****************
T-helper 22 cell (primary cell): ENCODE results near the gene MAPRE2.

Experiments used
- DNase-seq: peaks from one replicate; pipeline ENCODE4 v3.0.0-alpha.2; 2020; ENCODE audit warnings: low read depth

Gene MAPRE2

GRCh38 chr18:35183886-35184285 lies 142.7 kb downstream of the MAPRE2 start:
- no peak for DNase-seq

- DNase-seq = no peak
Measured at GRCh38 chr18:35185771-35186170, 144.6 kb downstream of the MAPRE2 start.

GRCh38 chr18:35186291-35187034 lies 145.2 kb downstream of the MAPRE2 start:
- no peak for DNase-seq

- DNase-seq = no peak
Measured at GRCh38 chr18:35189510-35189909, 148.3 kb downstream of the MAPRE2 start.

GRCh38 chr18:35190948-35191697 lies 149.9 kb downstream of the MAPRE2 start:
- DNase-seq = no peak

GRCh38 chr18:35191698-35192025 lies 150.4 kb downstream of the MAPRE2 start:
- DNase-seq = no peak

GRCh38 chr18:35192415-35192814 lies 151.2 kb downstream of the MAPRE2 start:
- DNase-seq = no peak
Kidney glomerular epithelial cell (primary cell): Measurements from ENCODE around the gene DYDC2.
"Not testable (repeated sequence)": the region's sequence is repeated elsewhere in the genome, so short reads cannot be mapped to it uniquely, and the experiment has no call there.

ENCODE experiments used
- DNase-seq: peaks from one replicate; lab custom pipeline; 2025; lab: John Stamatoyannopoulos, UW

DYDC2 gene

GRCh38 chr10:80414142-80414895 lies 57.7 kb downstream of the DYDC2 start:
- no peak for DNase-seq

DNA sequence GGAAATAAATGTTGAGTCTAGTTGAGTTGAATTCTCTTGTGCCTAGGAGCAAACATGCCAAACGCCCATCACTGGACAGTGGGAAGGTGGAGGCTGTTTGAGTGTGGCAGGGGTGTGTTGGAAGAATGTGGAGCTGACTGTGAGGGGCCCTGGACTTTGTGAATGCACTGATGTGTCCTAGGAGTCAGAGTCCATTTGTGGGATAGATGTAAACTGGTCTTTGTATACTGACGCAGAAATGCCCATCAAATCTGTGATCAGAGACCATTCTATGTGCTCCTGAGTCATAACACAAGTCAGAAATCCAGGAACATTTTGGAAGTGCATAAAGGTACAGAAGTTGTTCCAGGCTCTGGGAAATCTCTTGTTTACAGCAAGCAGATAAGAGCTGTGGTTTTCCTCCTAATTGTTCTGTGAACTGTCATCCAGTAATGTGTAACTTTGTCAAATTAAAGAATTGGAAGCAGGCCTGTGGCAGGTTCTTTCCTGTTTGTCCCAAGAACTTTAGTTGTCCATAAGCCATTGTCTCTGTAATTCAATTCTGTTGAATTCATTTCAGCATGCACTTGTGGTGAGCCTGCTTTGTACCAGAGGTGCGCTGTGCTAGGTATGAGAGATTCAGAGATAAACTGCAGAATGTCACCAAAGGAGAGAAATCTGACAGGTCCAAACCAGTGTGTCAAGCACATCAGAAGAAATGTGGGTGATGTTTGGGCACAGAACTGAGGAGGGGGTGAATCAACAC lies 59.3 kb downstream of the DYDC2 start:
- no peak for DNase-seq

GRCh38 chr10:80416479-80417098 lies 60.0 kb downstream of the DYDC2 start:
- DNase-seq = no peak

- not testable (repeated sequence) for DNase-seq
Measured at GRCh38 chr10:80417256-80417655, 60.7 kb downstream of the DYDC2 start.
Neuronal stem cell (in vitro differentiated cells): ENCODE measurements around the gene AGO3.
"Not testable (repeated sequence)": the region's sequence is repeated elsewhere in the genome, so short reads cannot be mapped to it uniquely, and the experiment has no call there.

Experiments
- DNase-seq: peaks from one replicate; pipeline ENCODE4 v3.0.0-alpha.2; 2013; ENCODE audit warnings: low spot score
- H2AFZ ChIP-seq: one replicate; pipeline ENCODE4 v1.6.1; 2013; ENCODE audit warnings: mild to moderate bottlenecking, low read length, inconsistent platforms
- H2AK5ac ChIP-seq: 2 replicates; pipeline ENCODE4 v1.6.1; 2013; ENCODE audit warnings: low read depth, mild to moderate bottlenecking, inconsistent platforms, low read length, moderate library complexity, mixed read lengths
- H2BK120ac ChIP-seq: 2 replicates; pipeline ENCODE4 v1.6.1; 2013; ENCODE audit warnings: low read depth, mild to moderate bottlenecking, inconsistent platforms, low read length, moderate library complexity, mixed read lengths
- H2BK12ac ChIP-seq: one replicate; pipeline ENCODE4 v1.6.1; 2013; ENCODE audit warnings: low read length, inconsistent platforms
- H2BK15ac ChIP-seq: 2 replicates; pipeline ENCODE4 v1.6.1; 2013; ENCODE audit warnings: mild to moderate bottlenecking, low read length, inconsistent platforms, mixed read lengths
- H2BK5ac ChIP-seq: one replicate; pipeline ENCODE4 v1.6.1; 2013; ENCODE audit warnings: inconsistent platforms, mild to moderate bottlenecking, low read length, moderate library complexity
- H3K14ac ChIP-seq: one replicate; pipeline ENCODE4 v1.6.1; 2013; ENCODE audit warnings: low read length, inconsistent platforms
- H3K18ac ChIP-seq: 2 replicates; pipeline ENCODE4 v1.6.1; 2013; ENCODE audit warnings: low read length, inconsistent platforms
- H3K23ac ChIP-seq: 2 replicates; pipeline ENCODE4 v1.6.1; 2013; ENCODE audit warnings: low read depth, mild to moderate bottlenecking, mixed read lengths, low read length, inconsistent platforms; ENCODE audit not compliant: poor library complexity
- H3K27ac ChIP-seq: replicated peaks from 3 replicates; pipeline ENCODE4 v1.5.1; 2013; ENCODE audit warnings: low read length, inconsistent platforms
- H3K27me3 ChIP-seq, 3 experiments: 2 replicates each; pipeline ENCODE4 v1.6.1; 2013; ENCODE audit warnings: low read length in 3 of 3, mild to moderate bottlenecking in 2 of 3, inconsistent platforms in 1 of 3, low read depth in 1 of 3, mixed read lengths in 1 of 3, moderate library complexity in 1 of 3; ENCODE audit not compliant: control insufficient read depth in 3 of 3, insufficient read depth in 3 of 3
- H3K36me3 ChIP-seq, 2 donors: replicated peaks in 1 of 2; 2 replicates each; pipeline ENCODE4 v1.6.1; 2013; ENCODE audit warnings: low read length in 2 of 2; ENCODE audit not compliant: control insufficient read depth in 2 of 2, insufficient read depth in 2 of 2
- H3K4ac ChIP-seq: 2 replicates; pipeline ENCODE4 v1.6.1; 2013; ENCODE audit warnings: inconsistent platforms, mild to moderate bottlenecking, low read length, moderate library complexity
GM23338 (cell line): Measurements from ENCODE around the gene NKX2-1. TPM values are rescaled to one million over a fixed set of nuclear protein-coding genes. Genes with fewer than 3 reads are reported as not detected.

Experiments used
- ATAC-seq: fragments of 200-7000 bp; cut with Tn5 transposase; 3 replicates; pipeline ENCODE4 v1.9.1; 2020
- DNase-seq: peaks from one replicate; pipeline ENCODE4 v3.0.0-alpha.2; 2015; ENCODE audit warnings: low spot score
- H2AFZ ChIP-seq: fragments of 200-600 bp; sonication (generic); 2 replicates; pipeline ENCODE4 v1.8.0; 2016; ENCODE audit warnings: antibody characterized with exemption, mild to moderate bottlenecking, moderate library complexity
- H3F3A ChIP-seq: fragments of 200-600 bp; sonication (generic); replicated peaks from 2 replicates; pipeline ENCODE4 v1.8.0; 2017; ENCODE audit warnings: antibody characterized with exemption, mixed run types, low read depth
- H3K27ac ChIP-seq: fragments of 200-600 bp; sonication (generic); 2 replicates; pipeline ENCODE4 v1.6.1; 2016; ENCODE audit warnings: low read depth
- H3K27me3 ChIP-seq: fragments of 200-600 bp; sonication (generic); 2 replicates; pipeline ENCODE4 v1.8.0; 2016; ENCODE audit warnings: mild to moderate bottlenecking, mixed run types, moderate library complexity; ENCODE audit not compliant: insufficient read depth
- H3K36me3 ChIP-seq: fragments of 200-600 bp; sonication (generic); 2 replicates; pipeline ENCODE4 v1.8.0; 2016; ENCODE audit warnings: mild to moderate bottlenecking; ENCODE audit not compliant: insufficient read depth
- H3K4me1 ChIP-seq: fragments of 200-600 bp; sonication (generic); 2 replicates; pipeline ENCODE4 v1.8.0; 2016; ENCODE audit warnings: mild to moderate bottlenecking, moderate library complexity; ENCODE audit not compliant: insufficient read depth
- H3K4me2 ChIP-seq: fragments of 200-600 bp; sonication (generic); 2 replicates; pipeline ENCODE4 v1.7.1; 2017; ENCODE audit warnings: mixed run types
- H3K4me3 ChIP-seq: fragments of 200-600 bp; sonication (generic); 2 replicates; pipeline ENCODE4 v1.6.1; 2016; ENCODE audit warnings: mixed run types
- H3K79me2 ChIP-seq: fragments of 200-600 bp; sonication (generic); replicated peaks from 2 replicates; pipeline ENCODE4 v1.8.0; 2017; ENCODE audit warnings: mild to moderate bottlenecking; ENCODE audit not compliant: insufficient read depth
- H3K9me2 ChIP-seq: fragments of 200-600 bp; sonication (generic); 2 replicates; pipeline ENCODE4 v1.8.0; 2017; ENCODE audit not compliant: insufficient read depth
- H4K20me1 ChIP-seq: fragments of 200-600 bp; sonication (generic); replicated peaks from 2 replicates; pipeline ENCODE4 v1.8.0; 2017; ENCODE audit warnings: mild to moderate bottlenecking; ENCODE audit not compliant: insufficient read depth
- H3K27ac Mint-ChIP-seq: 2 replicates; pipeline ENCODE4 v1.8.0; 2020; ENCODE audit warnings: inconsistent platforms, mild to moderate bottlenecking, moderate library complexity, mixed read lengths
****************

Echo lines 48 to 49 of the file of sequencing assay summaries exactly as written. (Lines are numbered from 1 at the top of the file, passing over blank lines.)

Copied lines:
- H3K4ac ChIP-seq: 2 replicates; pipeline ENCODE4 v1.6.1; 2013; ENCODE audit warnings: inconsistent platforms, mild to moderate bottlenecking, low read length, moderate library complexity
GM23338 (cell line): Measurements from ENCODE around the gene NKX2-1. TPM values are rescaled to one million over a fixed set of nuclear protein-coding genes. Genes with fewer than 3 reads are reported as not detected.